Virtually Independent Contractors or Employees - Department of Labor Takes a Look
In a recent opinion letter, the United States Department of Labor concluded that workers who use a “virtual marketplace” business – similar to Uber, DoorDash, Instacart, or Rover – are independent contractors and not employees of the business. The opinion provides helpful insight for how the DOL determines whether a virtual marketplace business’s service providers are properly classified as independent contractors (at least during the Trump administration). For other employers, the opinion, which the DOL described as “inherently difficult to conceptualize,” may provide helpful insight for how the DOL analyzes particularly difficult classification questions under the Fair Labor Standards Act (“FLSA”).
Subject to certain exceptions, any person may ask the DOL for an official written explanation of what the FLSA requires in fact-specific situations. Why might a company want to do so? Under the FLSA, an employer may avoid liability for unpaid overtime compensation if it acted in good faith and conformity with an opinion letter. Here, a virtual marketplace company requested the DOL opine on whether its workers were independent contractors or employees. While the specific company is left anonymous, the company’s business is similar to other businesses in the sharing economy. It connects people in need of services (e.g., transportation, housework, dog walking) to service providers (e.g., drivers, housecleaners, dog walkers) through an app or online platform. It is newsworthy that the DOL concluded the anonymous virtual marketplace company’s workers were independent contractors because courts and other authorities have determined similar workers are employees protected by the FLSA. Nonetheless, the opinion also provides helpful insights for all employers about how the DOL considers whether a worker is an independent contractor or an employee.
For example, the virtual marketplace company’s service providers agreed to contracts that provided they were independent contractors. This is a good fact that some employers wrongly confuse for a silver bullet to misclassification claims. Indeed, in the DOL’s analysis of whether the virtual marketplace company’s service providers were independent contractors, it did not mention that the providers agreed they were independent contractors. Instead, the opinion letter includes detailed, fact-specific analysis concerning the anonymous company’s business. That inquiry considers:
- The nature and degree of the potential employer’s control;
- The permanency of the worker’s relationship with the potential employer;
- The amount of the worker’s investment in facilities, equipment, or helpers;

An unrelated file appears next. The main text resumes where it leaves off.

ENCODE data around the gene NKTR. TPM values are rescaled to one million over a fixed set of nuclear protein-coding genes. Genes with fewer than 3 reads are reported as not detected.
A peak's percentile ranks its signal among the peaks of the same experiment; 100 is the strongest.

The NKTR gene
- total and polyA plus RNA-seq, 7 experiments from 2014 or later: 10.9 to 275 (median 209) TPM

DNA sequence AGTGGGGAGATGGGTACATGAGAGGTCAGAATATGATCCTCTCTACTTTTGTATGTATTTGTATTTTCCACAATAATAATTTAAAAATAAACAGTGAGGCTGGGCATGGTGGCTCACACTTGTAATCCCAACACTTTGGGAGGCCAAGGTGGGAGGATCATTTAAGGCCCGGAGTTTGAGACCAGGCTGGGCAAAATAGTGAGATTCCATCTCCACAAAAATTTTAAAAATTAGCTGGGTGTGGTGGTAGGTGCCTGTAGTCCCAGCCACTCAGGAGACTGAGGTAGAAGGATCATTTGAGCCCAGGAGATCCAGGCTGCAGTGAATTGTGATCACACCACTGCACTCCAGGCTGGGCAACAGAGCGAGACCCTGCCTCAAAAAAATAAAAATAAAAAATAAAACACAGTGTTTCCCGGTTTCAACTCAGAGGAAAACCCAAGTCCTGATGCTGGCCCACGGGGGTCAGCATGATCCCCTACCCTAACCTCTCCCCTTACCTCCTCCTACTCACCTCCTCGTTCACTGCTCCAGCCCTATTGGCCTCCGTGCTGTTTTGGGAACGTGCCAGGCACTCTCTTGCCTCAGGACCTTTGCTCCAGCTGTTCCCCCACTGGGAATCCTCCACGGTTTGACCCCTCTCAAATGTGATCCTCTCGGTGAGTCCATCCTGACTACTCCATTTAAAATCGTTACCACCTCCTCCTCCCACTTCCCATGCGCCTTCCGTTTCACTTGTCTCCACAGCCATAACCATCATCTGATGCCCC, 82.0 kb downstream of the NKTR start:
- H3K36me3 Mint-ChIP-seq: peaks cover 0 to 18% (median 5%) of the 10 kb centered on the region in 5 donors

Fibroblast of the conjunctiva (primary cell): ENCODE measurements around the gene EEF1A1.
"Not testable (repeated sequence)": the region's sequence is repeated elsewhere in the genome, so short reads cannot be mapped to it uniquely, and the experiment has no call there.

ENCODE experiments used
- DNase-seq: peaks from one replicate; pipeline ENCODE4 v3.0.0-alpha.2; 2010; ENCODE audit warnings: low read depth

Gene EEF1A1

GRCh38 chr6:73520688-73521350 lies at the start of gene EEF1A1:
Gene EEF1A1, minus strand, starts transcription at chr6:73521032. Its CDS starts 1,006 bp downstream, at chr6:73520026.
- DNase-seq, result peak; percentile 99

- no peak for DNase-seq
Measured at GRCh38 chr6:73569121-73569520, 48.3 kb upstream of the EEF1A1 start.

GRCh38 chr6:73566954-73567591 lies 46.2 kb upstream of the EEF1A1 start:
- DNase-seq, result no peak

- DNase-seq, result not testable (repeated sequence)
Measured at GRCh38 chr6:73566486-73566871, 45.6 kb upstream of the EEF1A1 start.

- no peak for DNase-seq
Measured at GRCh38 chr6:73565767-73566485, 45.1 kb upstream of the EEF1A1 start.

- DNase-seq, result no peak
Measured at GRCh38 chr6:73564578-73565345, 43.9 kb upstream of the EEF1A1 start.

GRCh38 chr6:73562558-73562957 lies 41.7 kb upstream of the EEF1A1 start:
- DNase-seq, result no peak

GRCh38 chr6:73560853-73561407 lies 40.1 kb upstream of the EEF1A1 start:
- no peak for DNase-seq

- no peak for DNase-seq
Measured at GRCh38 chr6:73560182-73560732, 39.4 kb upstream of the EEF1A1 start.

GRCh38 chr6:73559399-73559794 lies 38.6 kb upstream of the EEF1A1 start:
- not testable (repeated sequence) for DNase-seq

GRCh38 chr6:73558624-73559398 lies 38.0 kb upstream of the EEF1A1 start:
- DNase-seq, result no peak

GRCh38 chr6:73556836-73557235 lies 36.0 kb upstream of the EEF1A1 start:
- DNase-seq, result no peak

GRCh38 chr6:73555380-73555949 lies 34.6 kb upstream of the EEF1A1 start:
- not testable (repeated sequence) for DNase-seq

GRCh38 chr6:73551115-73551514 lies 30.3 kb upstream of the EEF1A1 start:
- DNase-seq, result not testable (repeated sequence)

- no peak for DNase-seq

- The amount of skill, initiative, judgment, or foresight required for the worker’s services;
- The worker’s opportunities for profit or loss; and
- The extent of integration of the worker’s services into the potential employer’s business.
As the DOL acknowledged, it does not simply count whether the factors lean towards independent contractor or employee. It can manipulate the importance of each factor. Cynically, this allows the DOL or a court to manipulate the factors to justify any desired result. Indeed, the opinion letter shows how such manipulation can help employers during a generally pro-employer administration. For example, the anonymous virtual marketplace company required background and identity checks before a worker could use its platform and the company could terminate a worker’s access to its platform for, among other things, frequent cancellations. These facts, which could support an argument that the workers are employees, were brushed aside by the DOL as “neutral requirements” that were “less relevant” because the company had a “general lack of control” over the actual work performed.
As I have written in the past concerning independent contractors
, it is tempting, but unwise, to view new developments in the law surrounding independent contractors as moving the law in a decidedly pro-employer or pro-employee direction. The DOL’s opinion letter does not make new law. Instead, as its opinion illustrates, determining whether a worker is an employee or independent contractor under the FLSA remains a fact-intensive question. The opinion letter also does not mention the significant tradeoffs associated with independent contractors. The DOL found the anonymous virtual marketplace company did not exercise significant control over its workers. While the lack of control over workers allowed the company to classify them as independent contractors, it also means it does not require training, monitor performance, or enforce any rules that would allow it to ensure consumers receive a predictable level of service. In other words, this stuff is thorny. While the DOL concluded these anonymous virtual marketplace company’s workers were independent contractors, other businesses will justifiably seek to exercise more control over their workers to maintain brand integrity. As a result, courts, agencies (maybe even the DOL), and others will reach opposite conclusions regarding workers at these similar businesses in the future.
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